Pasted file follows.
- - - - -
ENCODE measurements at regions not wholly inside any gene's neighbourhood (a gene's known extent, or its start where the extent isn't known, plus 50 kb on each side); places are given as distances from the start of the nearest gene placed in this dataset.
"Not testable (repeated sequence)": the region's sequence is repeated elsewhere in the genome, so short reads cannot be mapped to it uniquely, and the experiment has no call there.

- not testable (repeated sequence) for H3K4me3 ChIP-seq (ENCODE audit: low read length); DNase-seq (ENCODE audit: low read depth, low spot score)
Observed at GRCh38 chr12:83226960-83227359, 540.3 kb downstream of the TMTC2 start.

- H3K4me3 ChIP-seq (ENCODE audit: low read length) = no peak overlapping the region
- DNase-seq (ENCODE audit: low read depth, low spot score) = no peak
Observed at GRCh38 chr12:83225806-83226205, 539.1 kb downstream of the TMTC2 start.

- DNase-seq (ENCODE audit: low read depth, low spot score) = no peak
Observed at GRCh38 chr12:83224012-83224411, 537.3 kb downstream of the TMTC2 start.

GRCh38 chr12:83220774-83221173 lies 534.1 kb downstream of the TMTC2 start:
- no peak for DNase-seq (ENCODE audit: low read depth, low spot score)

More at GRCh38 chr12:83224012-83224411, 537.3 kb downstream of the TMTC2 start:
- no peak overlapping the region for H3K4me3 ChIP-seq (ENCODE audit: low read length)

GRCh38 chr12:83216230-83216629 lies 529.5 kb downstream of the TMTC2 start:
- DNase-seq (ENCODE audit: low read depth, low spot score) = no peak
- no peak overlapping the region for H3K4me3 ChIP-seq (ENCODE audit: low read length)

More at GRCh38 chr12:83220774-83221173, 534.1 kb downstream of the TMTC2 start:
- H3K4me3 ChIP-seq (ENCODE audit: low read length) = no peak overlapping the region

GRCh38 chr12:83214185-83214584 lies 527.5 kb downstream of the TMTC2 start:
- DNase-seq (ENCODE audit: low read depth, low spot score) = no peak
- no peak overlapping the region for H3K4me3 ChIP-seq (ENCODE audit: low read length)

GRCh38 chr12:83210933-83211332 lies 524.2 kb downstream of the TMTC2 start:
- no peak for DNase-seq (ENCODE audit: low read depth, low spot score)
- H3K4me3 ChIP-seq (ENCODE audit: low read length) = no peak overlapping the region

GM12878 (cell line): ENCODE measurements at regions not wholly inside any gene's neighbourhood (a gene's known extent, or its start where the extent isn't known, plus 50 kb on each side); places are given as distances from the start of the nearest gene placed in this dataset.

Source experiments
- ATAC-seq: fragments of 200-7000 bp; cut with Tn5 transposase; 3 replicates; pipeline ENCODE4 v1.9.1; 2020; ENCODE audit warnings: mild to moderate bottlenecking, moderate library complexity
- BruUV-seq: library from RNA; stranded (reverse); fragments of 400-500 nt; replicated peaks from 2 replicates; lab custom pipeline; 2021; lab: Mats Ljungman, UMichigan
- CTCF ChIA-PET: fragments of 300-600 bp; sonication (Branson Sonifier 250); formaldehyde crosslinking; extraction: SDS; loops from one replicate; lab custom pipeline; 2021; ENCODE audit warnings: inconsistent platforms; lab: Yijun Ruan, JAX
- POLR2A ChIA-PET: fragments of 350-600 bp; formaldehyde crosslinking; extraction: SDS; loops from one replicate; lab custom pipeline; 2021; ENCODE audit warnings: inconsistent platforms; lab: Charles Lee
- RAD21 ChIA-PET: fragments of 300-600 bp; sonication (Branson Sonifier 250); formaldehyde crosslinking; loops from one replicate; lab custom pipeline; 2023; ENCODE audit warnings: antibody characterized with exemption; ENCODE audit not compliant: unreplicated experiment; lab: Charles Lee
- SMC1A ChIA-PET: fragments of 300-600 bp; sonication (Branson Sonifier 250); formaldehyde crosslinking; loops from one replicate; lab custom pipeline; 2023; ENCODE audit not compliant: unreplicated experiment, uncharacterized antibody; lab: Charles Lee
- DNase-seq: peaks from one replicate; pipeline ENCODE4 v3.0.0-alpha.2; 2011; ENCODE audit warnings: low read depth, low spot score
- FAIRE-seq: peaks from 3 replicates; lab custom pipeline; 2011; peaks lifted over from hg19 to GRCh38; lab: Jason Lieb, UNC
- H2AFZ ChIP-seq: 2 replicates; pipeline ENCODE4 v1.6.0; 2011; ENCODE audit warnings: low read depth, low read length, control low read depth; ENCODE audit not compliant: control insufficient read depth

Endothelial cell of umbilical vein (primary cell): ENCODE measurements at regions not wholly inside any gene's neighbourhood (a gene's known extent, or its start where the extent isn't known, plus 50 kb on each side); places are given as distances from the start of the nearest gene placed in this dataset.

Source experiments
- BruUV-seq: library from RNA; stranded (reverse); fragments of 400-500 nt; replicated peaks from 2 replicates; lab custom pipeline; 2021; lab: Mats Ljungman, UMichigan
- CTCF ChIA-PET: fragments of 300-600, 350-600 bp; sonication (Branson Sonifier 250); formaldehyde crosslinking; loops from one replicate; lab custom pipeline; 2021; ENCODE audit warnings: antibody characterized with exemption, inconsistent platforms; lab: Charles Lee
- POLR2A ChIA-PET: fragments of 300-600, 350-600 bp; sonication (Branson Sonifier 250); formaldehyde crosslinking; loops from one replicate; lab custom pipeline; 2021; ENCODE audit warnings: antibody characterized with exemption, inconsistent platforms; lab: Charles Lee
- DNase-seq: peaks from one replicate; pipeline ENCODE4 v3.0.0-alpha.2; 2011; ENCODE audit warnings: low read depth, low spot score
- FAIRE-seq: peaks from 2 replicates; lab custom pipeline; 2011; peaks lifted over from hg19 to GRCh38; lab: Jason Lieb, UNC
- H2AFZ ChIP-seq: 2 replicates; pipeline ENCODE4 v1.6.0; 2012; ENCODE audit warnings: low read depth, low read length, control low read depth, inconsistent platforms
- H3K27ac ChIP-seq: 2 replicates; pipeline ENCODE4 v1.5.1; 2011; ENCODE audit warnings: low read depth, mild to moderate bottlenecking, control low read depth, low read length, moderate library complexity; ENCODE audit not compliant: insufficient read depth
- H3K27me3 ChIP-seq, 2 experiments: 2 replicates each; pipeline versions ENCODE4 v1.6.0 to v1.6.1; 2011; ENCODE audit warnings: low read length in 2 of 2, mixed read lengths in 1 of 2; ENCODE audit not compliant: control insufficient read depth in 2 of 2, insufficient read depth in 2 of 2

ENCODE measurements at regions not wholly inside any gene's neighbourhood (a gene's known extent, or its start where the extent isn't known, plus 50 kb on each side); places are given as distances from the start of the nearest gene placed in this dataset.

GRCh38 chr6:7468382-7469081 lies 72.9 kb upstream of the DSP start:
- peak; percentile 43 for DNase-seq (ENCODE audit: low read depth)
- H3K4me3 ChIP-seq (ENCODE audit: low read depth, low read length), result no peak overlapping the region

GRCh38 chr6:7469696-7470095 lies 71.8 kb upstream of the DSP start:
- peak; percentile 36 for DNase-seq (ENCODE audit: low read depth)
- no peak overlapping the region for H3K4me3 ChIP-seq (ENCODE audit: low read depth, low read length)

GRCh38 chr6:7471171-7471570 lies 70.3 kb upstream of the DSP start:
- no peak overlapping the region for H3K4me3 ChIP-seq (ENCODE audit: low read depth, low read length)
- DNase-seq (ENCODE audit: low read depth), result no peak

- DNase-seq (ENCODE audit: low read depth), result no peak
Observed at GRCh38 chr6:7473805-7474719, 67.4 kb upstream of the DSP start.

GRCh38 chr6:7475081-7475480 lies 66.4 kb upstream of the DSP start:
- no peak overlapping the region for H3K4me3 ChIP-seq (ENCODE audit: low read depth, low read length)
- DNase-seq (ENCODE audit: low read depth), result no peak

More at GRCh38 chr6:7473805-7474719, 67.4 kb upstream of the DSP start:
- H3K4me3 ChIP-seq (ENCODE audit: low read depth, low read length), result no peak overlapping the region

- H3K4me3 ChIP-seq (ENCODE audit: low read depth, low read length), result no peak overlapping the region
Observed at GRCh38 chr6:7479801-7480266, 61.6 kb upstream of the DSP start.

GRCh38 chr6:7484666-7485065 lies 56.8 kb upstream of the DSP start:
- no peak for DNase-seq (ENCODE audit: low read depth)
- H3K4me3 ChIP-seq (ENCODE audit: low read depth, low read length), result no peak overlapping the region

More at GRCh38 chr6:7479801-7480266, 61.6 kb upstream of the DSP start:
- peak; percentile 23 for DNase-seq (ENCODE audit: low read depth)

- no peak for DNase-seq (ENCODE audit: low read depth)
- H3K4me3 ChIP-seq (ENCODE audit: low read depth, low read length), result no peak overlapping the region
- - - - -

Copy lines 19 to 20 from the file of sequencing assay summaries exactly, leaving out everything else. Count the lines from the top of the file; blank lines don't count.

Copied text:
GRCh38 chr12:83214185-83214584 lies 527.5 kb downstream of the TMTC2 start:
- DNase-seq (ENCODE audit: low read depth, low spot score) = no peak